Deliveroo is taking its first step into “rapid” grocery deliveries, opening its own “dark store” in London in partnership with supermarket chain Wm Morrison.
The new service, called Deliveroo Hop, will be available to residents in and around Vauxhall and Battersea in South-West London within 10 to 15 minutes.
It will compete with the new breed of grocery delivery start-ups including Getir, Gorillas and Zapp, which have proliferated across the UK this year after raising hundreds of millions of dollars in venture capital.
“Deliveroo Hop will enhance our on-demand grocery offering for both consumers and our grocery partners,” said Will Shu, Deliveroo chief executive.
Grocery and supermarket deliveries are becoming increasingly important to Deliveroo, making up 7 per cent of customers’ total spending in the first half of 2021, up from 5 per cent a year earlier.
It delivers from 4,600 supermarkets and convenience stores across the UK, including Waitrose, Sainsbury’s and Aldi, in addition to hundreds more in France, Italy and Hong Kong.
Shu hopes to expand the Hop service to more locations soon, potentially working with other supermarket partners as it does so.
“There is an ambition to grow this model quickly,” said James Badger, Morrison’s online and wholesale director. “Society is moving in many ways to instant gratification . . . We want to make our Morrisons product available to as many customers as possible.”
Morrisons also works with Amazon on its Fresh grocery service, as well as offering its own online service, which delivers from its own supermarkets and Ocado’s facility in Erith, south-east London.
Morrisons and Deliveroo first began working together early in the UK’s pandemic lockdowns last year. This year they have more than doubled their footprint to 327 Morrisons supermarkets across the country.
Unlike that partnership, where Deliveroo’s couriers pick from the same Morrisons stores used by traditional customers, Hop’s dedicated warehouse will give the companies greater visibility into stock levels. Shu hopes that will make for a more reliable service for consumers, resulting in fewer missed or substituted items in each delivery, as well as arriving faster than its current 20-30 minute service.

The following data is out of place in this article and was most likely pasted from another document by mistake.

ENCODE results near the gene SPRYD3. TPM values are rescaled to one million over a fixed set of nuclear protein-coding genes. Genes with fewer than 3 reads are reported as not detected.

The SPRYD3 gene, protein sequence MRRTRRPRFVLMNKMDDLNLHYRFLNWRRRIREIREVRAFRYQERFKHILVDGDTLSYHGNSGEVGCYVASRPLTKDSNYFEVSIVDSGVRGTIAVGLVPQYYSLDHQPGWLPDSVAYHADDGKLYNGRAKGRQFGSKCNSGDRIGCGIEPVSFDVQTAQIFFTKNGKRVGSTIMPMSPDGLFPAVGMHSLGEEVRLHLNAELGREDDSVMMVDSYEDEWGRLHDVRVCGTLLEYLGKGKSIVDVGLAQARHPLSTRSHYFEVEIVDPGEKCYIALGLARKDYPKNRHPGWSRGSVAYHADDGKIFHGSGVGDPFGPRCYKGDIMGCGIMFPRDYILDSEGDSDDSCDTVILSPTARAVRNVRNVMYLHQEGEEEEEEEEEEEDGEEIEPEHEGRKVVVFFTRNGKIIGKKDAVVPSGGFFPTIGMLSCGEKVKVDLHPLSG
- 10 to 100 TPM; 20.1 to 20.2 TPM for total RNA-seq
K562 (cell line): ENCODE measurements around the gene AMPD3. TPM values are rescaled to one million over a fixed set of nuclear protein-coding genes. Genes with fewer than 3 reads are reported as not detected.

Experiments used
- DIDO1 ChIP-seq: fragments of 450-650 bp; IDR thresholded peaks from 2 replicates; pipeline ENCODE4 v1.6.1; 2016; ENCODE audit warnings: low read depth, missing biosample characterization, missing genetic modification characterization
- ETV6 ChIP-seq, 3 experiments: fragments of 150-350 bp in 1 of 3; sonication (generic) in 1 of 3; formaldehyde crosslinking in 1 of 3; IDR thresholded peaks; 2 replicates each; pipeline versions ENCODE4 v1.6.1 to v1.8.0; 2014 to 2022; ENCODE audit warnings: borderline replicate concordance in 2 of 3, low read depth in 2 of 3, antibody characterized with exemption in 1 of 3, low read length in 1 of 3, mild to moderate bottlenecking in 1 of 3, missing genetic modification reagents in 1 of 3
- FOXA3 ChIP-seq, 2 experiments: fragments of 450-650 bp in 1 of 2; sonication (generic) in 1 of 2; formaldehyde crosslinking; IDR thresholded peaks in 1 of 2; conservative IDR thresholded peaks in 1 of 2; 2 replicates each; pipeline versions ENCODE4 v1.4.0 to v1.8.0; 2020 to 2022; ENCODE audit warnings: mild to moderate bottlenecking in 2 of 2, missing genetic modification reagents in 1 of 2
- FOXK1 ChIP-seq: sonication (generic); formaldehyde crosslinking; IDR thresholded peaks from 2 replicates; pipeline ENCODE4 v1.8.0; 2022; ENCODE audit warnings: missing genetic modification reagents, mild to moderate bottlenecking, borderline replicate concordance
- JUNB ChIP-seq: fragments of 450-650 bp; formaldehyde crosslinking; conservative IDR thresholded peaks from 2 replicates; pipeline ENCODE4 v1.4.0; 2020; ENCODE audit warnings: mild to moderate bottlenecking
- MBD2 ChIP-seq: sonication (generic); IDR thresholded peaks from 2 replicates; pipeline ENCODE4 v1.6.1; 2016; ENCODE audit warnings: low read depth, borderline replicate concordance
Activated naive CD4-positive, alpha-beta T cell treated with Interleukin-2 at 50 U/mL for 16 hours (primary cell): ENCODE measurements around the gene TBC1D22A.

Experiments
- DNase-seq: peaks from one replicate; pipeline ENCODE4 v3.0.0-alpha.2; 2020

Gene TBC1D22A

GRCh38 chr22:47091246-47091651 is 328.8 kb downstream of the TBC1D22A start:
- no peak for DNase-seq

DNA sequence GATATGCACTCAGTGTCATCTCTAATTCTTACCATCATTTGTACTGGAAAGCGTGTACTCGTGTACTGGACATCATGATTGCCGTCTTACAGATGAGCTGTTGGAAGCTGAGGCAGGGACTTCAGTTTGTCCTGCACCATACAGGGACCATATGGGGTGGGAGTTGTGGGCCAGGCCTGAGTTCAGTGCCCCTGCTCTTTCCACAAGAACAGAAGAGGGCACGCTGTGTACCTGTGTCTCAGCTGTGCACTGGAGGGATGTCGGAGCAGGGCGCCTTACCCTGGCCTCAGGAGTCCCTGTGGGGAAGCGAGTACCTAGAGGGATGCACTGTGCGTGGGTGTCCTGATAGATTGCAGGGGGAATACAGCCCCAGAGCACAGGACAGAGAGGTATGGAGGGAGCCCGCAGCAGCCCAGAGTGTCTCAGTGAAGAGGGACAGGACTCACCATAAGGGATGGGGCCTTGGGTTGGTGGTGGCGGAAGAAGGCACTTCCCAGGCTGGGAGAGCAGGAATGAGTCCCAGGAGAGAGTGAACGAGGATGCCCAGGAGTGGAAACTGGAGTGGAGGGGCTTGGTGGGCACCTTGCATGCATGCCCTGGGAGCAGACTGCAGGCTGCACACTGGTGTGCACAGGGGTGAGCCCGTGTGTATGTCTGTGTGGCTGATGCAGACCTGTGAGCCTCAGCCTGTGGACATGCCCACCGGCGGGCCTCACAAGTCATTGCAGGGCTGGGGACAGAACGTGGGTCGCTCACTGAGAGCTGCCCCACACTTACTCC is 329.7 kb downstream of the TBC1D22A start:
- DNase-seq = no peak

Hop will also mark Deliveroo’s first move into becoming a retailer itself, with Morrisons acting as wholesaler and Deliveroo setting customer pricing. In their existing supermarket-delivery partnership, Morrisons pays Deliveroo a commission for delivery.
But Hop is not Deliveroo’s first move into physical infrastructure to facilitate its services. The company has invested for several years in its Editions network of “dark kitchens”, dedicated facilities preparing takeaway meals only for delivery. It operates more than 250 Editions kitchens globally.
The London-based company’s existing fleet of couriers will pick up Hop orders from the Vauxhall warehouse, continuing its gig-worker model, in contrast to instant grocery apps such as Gorillas and Zapp which typically employ their delivery staff.
Deliveroo has been able to step up its investment in new products and services since March’s initial public offering, which raised gross proceeds for the company of about £1bn, after being capital constrained for much of 2020, as competition regulators delayed funding from Amazon.
Last month, Deliveroo launched on-demand deliveries from Boots, the pharmacy chain, in its first big push beyond food and drink into other retail categories.